Interview with the participating artists: Pradeep Mishra
E-mail interviews were conducted with the ten artists featured in the exhibition Home Again—10 Artists Who Have Experienced Japan.
Against a backdrop of vibrant red, Pradeep Mishra paints such diverse subject matter as children, plants and animals, and guns and farming tools, all of which are expressions of “life” as manifested in mutual co-existence or connectedness.
These interviews were conducted by Arts Initiative Tokyo (AIT).
PRADEEP MISHRA India, b. 1977
Based in Munbai, India, Mishra received an MFA from the Sir J.J. School of Art in Mumbai. During his residency in 2010, his motifs included animals at the zoo or embalmed animals at museums. He creates vibrantly colored figurative paintings that depict plants, animals and people who serve or sacrifice their lives for the sake of others. As embodiments of “life” in various forms, these works, when displayed, are often accompanied by a living plant or soil.
Q1: In Tokyo you made a series of animal portraits in painting – can you tell me something about this series? How did it begin?
The work made during my residency was a continuation of my earlier works, which was about the presence of an individual being in our life, in relation to how we share each other’s space no matter what form, color, behavior etc. one carries.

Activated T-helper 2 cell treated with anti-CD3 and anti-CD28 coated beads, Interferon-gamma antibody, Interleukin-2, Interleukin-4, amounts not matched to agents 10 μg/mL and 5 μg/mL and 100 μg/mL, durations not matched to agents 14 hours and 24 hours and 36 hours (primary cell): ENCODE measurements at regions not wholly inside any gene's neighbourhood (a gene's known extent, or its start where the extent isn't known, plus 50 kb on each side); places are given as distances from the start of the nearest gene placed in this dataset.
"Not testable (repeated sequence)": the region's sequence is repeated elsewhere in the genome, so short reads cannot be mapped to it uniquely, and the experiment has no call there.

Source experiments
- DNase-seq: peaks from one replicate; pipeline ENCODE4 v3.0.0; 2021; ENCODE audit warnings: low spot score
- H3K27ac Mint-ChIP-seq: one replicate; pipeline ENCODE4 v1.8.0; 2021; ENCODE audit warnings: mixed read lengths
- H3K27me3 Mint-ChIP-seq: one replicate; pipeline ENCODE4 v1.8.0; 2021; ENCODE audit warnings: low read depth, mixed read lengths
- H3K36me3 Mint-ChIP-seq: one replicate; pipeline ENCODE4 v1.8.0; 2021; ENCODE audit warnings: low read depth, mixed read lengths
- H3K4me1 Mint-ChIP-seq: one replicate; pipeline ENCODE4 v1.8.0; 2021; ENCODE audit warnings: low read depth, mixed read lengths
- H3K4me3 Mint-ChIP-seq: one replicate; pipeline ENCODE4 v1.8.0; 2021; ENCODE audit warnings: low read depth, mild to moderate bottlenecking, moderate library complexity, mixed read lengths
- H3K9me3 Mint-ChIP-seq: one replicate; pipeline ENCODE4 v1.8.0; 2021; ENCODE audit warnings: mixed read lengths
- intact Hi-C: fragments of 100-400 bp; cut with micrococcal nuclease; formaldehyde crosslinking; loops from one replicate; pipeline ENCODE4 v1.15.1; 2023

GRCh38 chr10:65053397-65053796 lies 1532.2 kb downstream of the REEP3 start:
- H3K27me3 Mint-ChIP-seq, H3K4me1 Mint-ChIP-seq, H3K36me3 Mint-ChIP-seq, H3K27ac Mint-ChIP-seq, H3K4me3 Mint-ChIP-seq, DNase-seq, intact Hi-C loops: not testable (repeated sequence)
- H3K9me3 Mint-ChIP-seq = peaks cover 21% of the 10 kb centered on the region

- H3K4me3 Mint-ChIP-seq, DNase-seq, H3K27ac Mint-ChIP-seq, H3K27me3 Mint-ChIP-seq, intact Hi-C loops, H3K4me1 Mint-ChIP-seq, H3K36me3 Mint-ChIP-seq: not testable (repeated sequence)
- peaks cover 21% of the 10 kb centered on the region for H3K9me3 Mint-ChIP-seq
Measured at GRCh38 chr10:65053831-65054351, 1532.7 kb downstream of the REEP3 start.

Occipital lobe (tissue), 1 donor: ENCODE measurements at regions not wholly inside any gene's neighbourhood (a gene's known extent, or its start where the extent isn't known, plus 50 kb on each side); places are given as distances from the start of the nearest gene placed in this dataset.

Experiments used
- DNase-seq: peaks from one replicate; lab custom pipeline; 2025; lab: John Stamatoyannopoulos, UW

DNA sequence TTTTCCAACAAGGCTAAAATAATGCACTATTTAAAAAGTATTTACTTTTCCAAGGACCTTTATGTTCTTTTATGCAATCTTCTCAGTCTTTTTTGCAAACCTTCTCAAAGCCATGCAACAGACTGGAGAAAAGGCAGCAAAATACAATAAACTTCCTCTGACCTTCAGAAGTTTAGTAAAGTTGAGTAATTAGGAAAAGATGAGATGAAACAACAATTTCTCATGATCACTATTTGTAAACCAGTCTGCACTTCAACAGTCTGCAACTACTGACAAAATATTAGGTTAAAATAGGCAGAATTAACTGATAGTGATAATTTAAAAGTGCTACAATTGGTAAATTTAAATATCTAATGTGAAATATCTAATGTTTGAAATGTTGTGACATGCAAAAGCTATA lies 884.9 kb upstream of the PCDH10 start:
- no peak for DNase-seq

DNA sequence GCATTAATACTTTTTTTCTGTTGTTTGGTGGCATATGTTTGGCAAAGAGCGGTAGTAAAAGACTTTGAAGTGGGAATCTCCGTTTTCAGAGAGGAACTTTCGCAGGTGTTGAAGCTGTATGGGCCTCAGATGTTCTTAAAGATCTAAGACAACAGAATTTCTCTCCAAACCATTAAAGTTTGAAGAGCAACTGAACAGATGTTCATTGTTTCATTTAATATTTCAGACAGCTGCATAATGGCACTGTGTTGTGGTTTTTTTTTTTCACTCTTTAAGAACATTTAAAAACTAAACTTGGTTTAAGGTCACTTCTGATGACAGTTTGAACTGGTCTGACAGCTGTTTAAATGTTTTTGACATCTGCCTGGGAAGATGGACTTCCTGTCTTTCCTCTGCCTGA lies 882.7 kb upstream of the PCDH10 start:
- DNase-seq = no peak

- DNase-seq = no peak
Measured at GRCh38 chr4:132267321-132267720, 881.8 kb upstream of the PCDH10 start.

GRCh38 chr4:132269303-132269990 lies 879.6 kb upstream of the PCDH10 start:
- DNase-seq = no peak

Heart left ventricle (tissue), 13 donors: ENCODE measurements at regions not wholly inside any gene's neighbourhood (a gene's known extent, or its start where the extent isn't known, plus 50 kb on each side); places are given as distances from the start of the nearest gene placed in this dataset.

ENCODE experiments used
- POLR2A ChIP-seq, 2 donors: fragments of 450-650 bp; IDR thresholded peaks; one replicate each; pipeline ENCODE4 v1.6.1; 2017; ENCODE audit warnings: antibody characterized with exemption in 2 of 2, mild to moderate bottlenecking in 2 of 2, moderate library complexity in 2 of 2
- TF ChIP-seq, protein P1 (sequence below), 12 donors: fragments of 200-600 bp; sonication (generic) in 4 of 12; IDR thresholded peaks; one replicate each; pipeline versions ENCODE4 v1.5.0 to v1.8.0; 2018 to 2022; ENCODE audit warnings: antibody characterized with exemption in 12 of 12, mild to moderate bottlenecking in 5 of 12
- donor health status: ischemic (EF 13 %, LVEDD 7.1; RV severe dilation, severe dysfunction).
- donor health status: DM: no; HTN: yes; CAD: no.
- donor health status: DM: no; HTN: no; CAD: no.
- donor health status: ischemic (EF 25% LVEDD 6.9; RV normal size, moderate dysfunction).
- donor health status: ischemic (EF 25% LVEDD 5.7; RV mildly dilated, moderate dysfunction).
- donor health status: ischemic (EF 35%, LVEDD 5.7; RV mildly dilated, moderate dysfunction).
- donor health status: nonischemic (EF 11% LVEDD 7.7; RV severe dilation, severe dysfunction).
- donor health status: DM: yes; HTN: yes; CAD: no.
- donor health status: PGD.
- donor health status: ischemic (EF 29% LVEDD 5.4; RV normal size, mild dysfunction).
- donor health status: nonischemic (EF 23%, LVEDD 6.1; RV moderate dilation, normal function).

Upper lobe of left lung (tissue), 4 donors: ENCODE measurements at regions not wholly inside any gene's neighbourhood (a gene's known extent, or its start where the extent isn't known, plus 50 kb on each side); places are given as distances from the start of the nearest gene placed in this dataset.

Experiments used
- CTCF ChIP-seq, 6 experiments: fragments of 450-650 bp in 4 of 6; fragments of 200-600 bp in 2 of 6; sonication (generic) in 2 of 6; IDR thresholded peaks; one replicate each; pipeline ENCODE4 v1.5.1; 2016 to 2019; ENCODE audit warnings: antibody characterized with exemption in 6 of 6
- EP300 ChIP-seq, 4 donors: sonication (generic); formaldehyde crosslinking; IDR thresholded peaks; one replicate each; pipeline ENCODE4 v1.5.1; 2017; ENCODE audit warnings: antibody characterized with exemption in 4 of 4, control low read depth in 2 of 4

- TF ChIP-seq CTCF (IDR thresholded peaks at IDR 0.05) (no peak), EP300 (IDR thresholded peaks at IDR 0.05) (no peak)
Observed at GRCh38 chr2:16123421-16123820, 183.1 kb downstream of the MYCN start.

Q2: For the Hara exhibition we will show some flags with animal symbols on them – for you animals have a special meaning? What does the crane or dragon fly symbolize, if anything?
The aim is to share the belief which an individual being carries. Humans have evolved by observing, learning, adapting and sharing what they feel is good for existence.
Q3: In some of your previous installations you use dried leaves in the gallery space. I have a sense that you try to show human life in relation to wider contexts of the natural or animal worlds – is this correct?
Yes that’s how I started my thoughts for my work process & in this process a stage came when two opposites stood together: “life” & “death”. These two forms kept bothering me on how they shape each other…
Q4: When you paint an animal or bird do you give it some emotional character?
My aim is to bring life in the “form” of a painting, no matter in what style or medium it gets delivered.
Q5: You also paint babies, military tools, and sometime plants in your work. Are they also related to the reason why you paint animals?
For me they are living forms, and we communicate by exploring each other’s presence.